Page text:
in early '07 i will have around 20-25K in hand, two signers for a loan with ficos over 750, and 60K annual salary between the two of us.
we will be looking for a property that we will mortgage with a very low% down, HUD insured loan.
OUR GOAL: to get as much money when we sell it a year later, so we can go use it for a downpayment on a more expensive property.
are we best served with
condemned house renovation?
‘fixer-upper’ that needs basic TLC?
finding a buyers’ market or a sellers’?
we have no current investments, and 1.5 years of study going into this. we don’t care where in america we go for this, we are only trying to make as much as possible a year after the acquisition upon resale. i’m so confused, i keep reading and reading and reading, and feel i know a lot, but can’t seem to put it together to answer my own question.
Have you joined your local REIClub. If not, I suggest that you start there. Network with the investors and they can help you with your questions. You will also learn about your market. Knowledge and education is a powerful combination.
the guy who runs it is always trying to get you to buy into his 3K$ courses, and nobody there is very successful at all.
also, the odds of me ending up in my area are slim to none… i am going to go wherever i will have the most success, and i doubt it will end up being my area (but who knows i guess… it’s just once i find what strategy i will pursue, i find the best spot in the country for it. the odds of it being where i am must be infinitely small)
that isn’t a definite yet, it is just the only assured way i know of finding a less than 5% down loan. very well may end up being a more conventional approach, my basic requirements are:
low % down
not fully sure what type of loan i’m going for yet, hud is just the best one i know as of now. also, i will be going out of area, so i don’t know what my options will be where i go
There are plenty of programs with 100% financing. Fannie and Freddie both have 100% LTV loans. There is also the increasingly popular 80/20 piggyback loan with no MI. There are low downpayment ‘My Community’ loans as well. HUD is not very ‘investor friendly’ so that wouldn’t be the first place I’d look to get a loan for my property if I were you.
again, i’ve been a bookworm in this area for a year. i did several months of unsuccessful foreclosure searching, and have just done a ton of studying. unfortunately i believe, in retrospect, it was misguided. i was reading only guru-type stuff: carleton sheets course, a local guru’s course, ron legrand, etc etc etc; i have since taken a course at my school (that i take my final in tomorrow), and will continue to read through my entire textbook before going back to reading more profit oriented stuff. the textbook has given me a much greater understanding of things, i just haven’t read the chapter on mortgage types yet , although i just did finish mortgage calculations/equations. very useful, as i would have been interested in interest rates before, now i am aware of things like how much a discount point will effect my ‘ebc’/effective borrowing cost if i only plan to hold a year…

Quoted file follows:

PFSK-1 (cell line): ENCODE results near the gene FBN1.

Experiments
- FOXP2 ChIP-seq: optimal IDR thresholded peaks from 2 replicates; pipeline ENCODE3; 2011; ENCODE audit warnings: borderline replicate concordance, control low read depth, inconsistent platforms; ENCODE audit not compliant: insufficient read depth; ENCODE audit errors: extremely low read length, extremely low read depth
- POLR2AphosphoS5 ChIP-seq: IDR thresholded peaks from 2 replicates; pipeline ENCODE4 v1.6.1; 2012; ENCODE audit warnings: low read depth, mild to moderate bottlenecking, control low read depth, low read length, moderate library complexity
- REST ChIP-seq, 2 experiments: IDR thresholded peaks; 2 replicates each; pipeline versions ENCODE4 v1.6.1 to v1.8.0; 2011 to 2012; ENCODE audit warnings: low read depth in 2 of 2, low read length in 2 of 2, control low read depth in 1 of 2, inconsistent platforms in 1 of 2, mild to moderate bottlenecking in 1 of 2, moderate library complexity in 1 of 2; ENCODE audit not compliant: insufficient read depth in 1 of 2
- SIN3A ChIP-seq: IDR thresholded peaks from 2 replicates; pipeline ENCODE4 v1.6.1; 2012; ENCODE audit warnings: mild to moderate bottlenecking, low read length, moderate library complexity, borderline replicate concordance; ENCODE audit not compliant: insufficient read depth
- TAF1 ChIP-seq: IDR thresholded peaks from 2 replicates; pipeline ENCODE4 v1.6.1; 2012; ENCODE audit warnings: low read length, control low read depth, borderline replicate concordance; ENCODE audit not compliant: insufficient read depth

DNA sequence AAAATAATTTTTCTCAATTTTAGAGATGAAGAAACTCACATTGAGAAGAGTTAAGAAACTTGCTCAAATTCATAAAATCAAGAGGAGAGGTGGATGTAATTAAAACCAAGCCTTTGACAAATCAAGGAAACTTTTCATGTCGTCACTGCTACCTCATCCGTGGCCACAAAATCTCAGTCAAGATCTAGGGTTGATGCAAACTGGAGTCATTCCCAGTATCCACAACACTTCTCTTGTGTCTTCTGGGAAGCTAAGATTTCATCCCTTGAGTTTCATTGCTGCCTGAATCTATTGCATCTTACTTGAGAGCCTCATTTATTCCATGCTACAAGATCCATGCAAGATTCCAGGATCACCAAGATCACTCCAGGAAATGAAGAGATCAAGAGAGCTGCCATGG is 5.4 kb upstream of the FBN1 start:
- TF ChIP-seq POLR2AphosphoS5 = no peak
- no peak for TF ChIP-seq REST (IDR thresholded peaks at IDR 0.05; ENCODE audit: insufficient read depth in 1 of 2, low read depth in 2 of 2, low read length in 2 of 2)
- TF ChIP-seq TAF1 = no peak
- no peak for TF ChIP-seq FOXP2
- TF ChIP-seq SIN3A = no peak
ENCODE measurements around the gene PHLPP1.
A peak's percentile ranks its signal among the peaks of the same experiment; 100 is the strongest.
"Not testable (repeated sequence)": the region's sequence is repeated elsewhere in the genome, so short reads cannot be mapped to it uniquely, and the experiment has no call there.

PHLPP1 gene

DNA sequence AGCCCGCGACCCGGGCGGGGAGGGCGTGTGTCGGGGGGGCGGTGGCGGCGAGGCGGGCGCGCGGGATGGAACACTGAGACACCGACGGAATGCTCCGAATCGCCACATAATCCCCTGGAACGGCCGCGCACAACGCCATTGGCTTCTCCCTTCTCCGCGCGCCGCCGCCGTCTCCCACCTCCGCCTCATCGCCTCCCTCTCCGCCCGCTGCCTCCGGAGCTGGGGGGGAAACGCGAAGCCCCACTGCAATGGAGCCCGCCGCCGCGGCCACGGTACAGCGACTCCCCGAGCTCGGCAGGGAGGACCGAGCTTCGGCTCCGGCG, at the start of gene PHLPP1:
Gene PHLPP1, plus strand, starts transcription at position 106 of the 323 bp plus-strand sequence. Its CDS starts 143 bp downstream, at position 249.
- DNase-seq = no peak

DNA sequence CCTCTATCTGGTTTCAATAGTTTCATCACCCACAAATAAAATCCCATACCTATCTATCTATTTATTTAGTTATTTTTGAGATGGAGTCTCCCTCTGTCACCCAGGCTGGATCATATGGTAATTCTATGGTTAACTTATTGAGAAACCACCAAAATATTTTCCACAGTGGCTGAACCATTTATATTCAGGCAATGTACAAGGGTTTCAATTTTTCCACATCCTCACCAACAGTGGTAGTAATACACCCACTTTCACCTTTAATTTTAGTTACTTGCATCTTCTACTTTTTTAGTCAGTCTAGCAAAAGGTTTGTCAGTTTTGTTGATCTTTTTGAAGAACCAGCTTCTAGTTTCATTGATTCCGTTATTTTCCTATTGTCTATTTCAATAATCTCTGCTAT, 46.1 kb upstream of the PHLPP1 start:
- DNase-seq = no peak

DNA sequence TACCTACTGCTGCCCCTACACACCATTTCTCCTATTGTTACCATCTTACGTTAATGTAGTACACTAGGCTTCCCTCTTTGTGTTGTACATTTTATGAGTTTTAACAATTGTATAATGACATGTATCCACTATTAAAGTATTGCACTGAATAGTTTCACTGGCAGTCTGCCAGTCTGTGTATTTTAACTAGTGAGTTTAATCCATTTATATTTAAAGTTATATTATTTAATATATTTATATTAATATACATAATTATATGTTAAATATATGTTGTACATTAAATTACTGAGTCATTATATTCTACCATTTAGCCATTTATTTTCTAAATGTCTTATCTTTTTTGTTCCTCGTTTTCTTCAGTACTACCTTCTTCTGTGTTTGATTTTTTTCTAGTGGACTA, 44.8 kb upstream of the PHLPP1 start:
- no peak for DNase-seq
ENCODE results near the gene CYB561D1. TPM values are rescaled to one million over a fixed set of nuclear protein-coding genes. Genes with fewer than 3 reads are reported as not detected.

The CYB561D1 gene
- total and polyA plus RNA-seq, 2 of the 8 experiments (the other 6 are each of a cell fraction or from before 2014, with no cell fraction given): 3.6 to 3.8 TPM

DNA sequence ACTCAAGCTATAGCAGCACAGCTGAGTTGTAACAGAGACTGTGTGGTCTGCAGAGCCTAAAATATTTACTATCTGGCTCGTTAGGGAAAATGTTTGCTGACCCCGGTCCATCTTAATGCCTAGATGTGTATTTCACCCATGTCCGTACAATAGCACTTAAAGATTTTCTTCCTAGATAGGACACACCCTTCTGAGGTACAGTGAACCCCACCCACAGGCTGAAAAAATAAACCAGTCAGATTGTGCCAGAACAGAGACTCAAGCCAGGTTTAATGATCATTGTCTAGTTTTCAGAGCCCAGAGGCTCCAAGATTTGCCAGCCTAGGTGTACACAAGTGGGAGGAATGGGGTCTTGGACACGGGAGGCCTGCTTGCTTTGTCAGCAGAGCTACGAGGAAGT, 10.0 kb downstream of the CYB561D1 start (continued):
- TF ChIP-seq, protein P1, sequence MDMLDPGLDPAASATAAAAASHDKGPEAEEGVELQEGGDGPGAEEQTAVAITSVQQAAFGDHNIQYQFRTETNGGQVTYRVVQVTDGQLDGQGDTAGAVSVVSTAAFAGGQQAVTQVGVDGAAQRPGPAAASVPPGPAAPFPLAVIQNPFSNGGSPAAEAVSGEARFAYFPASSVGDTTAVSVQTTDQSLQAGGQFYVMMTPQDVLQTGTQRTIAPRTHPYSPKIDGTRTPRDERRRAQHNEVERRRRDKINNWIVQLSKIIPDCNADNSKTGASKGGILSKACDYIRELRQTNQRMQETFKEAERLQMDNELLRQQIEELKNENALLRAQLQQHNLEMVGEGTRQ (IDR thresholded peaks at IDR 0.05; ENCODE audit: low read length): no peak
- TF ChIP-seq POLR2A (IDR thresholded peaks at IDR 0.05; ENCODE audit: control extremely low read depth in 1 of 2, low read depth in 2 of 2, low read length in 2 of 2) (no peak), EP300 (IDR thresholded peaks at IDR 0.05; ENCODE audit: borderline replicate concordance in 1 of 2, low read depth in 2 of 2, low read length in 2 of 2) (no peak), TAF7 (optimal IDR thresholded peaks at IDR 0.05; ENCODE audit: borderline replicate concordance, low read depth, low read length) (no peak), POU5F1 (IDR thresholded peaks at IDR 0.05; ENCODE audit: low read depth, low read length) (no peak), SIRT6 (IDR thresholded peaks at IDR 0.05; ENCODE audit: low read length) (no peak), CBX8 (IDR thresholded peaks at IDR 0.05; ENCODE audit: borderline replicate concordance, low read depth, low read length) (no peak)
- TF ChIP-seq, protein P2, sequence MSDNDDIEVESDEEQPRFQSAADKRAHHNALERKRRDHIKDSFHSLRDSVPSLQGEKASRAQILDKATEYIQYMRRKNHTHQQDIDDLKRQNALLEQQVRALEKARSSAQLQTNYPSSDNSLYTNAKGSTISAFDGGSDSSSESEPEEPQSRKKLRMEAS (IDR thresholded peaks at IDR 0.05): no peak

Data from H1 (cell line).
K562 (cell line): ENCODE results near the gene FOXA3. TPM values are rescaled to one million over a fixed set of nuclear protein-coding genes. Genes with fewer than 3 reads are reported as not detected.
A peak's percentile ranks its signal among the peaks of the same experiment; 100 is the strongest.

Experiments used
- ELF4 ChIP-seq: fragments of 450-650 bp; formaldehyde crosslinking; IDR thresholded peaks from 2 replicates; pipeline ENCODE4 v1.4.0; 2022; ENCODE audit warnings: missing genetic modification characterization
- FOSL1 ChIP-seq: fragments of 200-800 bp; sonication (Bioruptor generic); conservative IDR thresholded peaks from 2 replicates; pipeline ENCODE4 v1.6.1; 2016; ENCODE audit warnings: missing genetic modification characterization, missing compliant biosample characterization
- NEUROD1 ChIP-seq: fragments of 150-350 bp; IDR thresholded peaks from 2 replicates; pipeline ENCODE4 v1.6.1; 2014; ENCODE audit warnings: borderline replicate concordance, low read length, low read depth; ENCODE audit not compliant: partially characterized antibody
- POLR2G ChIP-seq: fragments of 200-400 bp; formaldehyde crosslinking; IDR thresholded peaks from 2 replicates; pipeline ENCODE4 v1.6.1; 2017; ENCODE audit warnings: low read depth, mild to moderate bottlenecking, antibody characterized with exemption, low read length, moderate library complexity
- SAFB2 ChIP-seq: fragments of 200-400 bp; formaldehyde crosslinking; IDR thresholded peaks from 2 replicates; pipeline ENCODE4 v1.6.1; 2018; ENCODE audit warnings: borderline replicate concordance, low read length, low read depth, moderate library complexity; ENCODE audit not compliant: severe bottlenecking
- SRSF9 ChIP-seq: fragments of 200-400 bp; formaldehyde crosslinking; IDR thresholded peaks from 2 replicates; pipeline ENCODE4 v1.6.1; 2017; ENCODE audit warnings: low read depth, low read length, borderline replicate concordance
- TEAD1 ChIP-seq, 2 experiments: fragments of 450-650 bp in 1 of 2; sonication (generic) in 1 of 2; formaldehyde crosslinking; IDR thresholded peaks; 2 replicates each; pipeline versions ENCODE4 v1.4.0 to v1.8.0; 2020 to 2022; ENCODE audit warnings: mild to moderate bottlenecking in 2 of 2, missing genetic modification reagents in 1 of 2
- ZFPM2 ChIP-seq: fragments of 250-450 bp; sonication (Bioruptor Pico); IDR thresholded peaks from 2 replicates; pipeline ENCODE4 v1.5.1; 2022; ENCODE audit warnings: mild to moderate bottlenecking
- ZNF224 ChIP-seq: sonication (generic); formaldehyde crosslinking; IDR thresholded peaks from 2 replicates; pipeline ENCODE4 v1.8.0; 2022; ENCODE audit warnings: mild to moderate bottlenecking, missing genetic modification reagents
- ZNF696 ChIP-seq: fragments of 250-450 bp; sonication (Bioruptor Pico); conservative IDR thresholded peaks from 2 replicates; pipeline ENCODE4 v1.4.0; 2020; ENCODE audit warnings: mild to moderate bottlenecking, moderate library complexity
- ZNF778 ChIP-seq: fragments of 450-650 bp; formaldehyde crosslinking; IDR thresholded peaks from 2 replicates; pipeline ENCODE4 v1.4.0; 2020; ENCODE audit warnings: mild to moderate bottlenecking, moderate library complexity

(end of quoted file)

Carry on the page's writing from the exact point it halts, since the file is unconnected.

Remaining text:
You must be looking to live in this property because HUD only insures homes you’re going to buy to live in. What state are you in? If this is your first attempt I would STRONGLY recommend buying close to home. Now that you’re through all the guru crap, you might consider finding a good real estate agent who specializes in the investor market. If you find the right agent, they will answer all your questions and your path to success will be quick.
the thing about investing where i live is a ) i need to get away, i’m 23 and have lived in the same area forever, but all over it. b )i’ve lived within a 2.5 hour radius, so i’ve never been in a place long enough to really feel i know anything about it. i mean i don’t know a thing about my market out here, and i don’t think there’s a ton i can learn here in 6 months while working full time that i can’t figure out in like a month while i’m not working at all (when i first get to where i’m going to go)
yeah i just need to get the hell out of my state for personal reasons… if i actually knew a good deal about my area, or really much at all, it would probably make me think twice, but like i said i’ve bounced between parents, friends, dorms, apartments, colleges, i haven’t been in 1 place for a helluva long time since i was old enough to even understand the first thing about realty.
i’m a ridiculously fast learner when i try, i am not terribly worried about learning about the market that i plan on going to. i’m not saying i’ll be a pro, but i will have months to research it from the internet/other sources, and a little bit of time when i get there.
Oh, I see. That makes sense.
Just starting out I think it’s important to live in the market you’re investing in, wherever it is. Not only does it help to know the market, but being on site from time to time during a rehab wouldn’t hurt. Much of what we do as investors is managing relationships. It’s just easier when you’re there.